In the dog play field - October 2013

In the dog play field – October 2013

Brio and Hadley created elaborate and rambunctious play times but with rules, all of them put in place and strictly administered by Hadley. They became the best of friends.Brio and Hadley top of stairs

Two years ago Brio was diagnosed with renal failure, but she never showed signs of illness until quite recently. In early November she took a “turn” as people in my grandmother’s generation used to say, and then her life changed from appetite and eagerness to lack of appetite, nausea, and increasing weakness. Once again there was a search for clarity – with good days and bad days, when exactly was the right time to let her go?

This go-around I got a lot of help from Dr. Fletcher and Dr. McCoy and Kim Fitzgerald at the North Portland Veterinary Hospital, as well as from friends who kept close tabs on Brio and me as, day by day, we tracked her decline. Each day ended with the same question: Was it time?

Finally it became clear she did not want to go on. Friends came to say good-bye. Two days before she died I took her to see Alice for the last time.

Alice and Brio - GoodbyeAlice thanked her for being in our lives and for being a friend to us. She was, she said, so glad they’d met and gotten to know each other.

The next day I explained to Brio what was going to happen. A vet would come, as a vet had come to the house for Hadley six months ago. She would get two injections, one for relaxing and one for dying and leaving the body that had become such an uncomfortable home.

That night we walked up the ramp at around eight-thirty. Usually she would sniff until she found the proper place to relieve herself, then we’d head back down the ramp to our house and she’d go to bed.

But that night when we came down the ramp, instead of going home she turned right. I followed her. She walked slowly down the long walkway and looked at each house. At those houseboats she’d been inside of, the houses of friends, she hesitated, then stepped onto their decks and raised her eyes to look at them.

She did this all the way to the end of the walkway, then turned and led me back in the other direction, past our house, and all the way to the opposite end of the walkway, looking at each house (there are thirty) and stepping onto the decks of a few. It was a cold night, but she seemed in no hurry. At the far end of the walkway, she turned around and walked back home.

The next morning, up the ramp we went again. This time I followed her down to the woods at the end of the moorage where a trail meanders through brush and trees.

Brio on backyard trail

She and I walked this trail almost every day. It leads to a rise, then dips to a field and more woods off in the distance. She played in that field and in those woods hundreds of times with dog friends. She ran through the woods with these dogs or on her own, chasing after rabbits or just running for the pleasure of it. She was one of the fastest dogs I’ve ever seen. In a split second she could cover a great distance, and this little rise before the big field was her leaping off point.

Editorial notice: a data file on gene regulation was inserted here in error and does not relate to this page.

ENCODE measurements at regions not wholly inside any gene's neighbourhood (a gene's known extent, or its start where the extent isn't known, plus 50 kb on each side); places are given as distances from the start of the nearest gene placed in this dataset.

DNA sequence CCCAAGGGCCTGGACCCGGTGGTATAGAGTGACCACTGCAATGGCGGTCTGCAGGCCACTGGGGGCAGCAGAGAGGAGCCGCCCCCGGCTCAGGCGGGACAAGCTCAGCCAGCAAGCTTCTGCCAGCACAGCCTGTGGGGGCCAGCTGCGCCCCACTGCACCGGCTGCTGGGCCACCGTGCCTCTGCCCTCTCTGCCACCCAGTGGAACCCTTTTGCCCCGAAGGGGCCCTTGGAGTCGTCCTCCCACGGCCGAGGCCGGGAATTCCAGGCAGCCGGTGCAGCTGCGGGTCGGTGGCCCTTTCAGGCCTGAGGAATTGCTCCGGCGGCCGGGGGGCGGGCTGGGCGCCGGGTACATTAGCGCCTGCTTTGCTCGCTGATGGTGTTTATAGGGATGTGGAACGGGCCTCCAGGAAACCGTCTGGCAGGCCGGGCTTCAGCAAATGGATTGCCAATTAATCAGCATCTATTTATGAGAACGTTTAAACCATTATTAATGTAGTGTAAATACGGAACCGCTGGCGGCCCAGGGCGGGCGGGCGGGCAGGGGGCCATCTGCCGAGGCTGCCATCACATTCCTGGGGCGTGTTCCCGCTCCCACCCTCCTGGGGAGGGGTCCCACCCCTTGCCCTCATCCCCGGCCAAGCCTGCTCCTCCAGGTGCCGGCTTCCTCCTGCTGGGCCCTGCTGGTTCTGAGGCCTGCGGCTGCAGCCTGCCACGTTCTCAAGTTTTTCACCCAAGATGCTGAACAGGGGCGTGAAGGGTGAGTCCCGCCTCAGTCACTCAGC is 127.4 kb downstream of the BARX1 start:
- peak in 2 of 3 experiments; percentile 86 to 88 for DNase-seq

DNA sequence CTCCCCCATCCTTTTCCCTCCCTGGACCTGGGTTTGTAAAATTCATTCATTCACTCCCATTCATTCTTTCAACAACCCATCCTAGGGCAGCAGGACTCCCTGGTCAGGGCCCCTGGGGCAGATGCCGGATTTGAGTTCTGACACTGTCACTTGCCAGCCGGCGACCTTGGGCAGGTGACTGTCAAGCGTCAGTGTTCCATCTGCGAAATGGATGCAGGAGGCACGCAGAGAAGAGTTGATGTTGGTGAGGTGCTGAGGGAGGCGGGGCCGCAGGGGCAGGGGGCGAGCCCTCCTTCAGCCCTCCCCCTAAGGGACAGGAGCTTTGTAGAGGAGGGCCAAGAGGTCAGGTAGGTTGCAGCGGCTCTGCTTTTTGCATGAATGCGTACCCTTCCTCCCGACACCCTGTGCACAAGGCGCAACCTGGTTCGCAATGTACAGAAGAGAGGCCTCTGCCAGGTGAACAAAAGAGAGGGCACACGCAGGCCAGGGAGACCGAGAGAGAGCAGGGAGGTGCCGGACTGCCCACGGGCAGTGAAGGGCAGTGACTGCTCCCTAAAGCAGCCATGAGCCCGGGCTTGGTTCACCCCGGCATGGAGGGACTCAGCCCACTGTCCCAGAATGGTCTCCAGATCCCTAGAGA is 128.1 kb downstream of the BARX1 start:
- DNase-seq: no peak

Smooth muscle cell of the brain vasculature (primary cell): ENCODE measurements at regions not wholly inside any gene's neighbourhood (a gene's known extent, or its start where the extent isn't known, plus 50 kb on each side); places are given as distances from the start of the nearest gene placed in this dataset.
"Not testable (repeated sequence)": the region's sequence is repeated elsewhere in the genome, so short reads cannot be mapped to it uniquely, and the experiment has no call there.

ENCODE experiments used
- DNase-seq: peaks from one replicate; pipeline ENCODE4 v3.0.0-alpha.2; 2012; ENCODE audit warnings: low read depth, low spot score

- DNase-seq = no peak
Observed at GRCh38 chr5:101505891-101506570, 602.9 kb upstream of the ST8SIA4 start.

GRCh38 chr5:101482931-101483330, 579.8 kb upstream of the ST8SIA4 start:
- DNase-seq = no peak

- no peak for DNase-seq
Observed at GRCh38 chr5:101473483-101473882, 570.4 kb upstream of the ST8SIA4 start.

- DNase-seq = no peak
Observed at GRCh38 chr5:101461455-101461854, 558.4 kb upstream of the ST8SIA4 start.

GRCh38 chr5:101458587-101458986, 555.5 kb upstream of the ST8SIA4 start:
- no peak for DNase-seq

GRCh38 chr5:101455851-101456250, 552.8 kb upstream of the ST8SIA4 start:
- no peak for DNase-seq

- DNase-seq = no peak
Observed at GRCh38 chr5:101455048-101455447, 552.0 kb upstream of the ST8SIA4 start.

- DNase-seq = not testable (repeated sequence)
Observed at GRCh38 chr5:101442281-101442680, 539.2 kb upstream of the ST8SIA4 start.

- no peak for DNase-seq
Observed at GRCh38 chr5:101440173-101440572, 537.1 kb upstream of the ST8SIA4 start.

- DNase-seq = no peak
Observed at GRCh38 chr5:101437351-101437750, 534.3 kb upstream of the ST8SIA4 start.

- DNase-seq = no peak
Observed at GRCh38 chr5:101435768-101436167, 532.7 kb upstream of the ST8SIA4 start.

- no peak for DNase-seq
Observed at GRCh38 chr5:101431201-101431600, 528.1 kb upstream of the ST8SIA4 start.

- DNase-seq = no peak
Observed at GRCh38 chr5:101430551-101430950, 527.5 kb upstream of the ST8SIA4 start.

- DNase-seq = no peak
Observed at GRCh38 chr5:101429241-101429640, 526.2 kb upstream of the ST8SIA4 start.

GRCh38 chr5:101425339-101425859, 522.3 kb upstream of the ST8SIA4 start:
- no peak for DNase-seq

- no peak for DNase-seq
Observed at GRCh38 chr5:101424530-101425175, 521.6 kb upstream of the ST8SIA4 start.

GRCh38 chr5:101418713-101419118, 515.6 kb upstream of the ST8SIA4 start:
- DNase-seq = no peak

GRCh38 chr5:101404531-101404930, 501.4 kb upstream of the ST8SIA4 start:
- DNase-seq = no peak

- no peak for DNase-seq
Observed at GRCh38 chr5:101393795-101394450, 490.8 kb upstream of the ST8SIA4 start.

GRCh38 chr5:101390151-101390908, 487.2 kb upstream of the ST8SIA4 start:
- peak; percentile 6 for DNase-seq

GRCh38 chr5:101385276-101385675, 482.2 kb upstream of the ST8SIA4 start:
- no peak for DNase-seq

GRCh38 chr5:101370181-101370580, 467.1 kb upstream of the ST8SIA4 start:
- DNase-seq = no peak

She led me to the end of it and sat down, gazing at the field where she’d played, the woods, a flock of geese passing overhead, and the river below us. When I knelt beside her she leaned against me for a few minutes, then stood up, turned around, and led me home.

When Thalia came a couple of hours later to be with us in these last hours, Brio embarked on another walkabout. She touched noses with her cat friend, Pumpkin, and she got pets from some human friends passing by.

It was a good day to die. There was sun, there were friends, there would be relief.

Good girl!

Good girl!

Brio: animation, zest, liveliness, vitality, sprightliness, vivacity, spirit, vigor; Italian, from Spanish brio or Provençal briu, both of Celtic origin.

32 Responses to “Getting Clarity”

  1. Goodbye, Brio. Thank you, Andrea. I am sorry.


  2. cheryl Says:

    Thank you for sharing such a beautiful love story. This part of the journey is SO difficult and you all did it so well… My condolences on your loss and my great joy at the amazing time you spent together!


  3. Editor 164th Infantry News Says:

    Clarity in your Heart. What a tale.


  4. Sad but beautiful Andrea. Brio/Clarity, she certainly lived up to both names. X


  5. jeannine nye Says:

    OH i am crying reading this lovely moving epitaph to your darling dog… what a girl she had been, and her saying goodbye to all the things that mattered to her, unbelievably moving… thank you for sharing, Dogs reach deep into our hearts but Cats establish their love in a different way… Our dogs hold our hearts, and we are made richer by knowing and loving them.. hugs from across the pond from a still crying jANZI… RIP Brio


  6. John Says:

    I know we chatted a bit on Thanksgiving … and that you were not so clear … seeing this post, seeing that your writing again, tells me that a bit of clarity is finding it’s way back into your bruised soul — two beloved members of the family in such a short time is enough to leave anyone battered and bruised. I’m glad your pen is again in motion … words are how we begin to heal, and I’m glad to see that words have returned to you.

    Sending a big hug your way … you’re in my thoughts.


  7. Janina Fuller Says:

    Kafir, Utah and I weep for your loss and the love of Brio, and also for gladness of her time with you. Holding both of you close with arms and paws around you!


  8. Jean Says: